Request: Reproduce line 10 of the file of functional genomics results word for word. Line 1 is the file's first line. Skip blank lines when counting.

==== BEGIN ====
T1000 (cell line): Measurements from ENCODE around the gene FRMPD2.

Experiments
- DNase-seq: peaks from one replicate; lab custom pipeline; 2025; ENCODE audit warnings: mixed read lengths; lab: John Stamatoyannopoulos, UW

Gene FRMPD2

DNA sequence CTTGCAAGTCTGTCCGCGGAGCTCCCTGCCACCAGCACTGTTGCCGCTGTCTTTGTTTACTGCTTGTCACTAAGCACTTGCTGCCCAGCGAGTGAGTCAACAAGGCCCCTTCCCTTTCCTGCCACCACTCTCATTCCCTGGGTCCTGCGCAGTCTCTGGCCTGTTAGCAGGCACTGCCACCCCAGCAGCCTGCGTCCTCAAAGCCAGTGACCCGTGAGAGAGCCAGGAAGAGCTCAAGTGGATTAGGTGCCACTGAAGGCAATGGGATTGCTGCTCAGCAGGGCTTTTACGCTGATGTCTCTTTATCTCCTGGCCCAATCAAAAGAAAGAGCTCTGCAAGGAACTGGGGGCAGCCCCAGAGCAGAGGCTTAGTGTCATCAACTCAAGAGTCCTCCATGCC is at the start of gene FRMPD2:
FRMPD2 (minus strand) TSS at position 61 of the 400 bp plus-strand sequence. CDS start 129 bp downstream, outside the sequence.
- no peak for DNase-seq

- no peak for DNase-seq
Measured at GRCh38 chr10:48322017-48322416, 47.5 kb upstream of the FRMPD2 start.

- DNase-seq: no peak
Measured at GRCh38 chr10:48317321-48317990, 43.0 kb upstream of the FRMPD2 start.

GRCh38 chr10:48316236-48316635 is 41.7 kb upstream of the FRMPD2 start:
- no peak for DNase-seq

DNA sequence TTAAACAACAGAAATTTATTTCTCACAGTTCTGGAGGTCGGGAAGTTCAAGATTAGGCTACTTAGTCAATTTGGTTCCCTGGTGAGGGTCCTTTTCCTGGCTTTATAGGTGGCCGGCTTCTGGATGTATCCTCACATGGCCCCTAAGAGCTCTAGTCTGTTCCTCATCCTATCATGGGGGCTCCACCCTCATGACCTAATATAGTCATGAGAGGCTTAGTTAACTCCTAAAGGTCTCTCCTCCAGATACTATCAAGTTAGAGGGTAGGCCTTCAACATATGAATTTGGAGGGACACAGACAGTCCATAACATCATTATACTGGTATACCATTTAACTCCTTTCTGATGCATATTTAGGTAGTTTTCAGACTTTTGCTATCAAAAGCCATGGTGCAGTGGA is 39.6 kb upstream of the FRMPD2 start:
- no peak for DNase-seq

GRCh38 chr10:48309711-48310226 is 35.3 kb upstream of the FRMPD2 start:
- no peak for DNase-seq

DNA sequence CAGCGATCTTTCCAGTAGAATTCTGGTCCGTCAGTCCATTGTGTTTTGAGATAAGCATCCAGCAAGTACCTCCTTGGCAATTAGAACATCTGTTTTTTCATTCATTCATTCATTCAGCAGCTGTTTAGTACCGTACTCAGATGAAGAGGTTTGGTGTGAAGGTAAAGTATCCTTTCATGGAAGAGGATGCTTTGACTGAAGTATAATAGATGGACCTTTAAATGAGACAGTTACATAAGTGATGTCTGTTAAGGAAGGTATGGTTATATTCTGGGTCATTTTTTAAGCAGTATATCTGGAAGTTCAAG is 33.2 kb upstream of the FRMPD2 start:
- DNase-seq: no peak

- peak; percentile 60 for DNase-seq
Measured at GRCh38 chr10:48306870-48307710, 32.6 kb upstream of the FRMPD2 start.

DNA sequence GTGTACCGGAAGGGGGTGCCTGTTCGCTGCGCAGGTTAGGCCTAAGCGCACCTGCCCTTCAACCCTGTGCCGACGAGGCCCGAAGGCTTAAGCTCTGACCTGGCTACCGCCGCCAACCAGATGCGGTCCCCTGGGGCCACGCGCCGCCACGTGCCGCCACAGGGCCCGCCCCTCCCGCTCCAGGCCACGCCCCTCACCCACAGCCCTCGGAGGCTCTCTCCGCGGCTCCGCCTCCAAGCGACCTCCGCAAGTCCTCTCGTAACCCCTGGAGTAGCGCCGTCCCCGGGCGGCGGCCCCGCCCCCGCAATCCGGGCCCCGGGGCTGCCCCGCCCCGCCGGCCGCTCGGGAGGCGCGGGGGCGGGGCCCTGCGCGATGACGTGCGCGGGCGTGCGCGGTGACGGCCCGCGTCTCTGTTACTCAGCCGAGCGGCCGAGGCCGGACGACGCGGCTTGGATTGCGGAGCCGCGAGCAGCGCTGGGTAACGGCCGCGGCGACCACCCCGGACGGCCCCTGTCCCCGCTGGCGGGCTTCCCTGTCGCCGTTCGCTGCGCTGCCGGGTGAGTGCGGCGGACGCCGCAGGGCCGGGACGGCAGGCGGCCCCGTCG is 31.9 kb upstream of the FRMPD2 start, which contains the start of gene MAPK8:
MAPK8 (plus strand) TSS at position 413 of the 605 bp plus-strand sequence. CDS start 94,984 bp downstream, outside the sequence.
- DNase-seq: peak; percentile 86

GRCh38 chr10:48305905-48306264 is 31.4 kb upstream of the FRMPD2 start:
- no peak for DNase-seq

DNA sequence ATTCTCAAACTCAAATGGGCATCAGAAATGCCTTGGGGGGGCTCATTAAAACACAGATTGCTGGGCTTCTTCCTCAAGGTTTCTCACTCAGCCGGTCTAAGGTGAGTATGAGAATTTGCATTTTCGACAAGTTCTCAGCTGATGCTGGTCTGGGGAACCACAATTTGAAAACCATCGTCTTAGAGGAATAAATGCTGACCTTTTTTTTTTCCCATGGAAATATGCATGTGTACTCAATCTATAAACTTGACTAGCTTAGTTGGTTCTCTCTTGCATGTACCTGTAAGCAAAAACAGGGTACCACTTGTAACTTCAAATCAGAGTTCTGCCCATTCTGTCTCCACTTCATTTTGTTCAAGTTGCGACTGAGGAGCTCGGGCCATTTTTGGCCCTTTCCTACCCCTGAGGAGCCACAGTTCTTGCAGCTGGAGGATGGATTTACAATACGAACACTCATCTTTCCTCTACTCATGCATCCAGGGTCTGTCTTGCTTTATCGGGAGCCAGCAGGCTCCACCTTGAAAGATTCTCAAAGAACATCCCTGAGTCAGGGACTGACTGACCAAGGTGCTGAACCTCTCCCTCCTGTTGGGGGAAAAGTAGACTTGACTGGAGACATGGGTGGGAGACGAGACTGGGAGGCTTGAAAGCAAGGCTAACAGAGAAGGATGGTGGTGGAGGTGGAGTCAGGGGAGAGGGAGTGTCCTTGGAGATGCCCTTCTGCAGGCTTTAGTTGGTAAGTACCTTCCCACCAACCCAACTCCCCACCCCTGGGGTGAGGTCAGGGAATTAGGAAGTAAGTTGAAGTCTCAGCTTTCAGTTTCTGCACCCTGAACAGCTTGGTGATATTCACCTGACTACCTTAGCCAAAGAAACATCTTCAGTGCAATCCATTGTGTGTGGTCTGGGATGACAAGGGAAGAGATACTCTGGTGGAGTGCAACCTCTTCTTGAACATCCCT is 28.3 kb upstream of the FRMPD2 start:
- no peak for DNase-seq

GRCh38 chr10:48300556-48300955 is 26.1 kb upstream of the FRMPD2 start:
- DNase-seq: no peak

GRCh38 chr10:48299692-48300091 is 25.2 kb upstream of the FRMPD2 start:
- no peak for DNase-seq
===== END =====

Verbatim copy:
- DNase-seq: no peak